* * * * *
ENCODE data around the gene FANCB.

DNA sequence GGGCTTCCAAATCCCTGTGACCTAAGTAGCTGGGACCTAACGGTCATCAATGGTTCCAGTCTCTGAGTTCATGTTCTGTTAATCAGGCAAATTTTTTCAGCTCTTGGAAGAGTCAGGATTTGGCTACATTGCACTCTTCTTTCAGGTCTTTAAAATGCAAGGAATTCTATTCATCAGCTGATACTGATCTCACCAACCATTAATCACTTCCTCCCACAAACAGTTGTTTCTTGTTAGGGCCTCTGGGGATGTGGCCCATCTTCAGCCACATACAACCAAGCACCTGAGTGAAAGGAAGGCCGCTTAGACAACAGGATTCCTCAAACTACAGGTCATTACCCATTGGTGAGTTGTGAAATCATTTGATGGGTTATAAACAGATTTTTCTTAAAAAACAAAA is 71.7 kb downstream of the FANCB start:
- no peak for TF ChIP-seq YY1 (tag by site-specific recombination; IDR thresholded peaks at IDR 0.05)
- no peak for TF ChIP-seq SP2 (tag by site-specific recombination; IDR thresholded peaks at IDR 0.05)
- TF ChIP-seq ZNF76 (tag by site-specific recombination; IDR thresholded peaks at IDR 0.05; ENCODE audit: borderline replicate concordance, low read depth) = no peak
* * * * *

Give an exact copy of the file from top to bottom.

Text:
ENCODE data around the gene FANCB.

DNA sequence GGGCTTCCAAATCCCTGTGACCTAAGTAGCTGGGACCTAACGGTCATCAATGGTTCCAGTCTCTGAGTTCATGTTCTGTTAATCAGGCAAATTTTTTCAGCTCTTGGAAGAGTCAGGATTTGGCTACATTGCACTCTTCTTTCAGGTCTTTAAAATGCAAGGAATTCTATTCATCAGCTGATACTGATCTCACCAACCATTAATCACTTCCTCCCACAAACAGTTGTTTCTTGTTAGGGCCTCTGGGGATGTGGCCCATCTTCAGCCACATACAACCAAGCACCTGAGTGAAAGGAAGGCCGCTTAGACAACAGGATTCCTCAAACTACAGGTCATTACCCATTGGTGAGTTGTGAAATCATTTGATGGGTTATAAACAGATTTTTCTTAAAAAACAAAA is 71.7 kb downstream of the FANCB start:
- no peak for TF ChIP-seq YY1 (tag by site-specific recombination; IDR thresholded peaks at IDR 0.05)
- no peak for TF ChIP-seq SP2 (tag by site-specific recombination; IDR thresholded peaks at IDR 0.05)
- TF ChIP-seq ZNF76 (tag by site-specific recombination; IDR thresholded peaks at IDR 0.05; ENCODE audit: borderline replicate concordance, low read depth) = no peak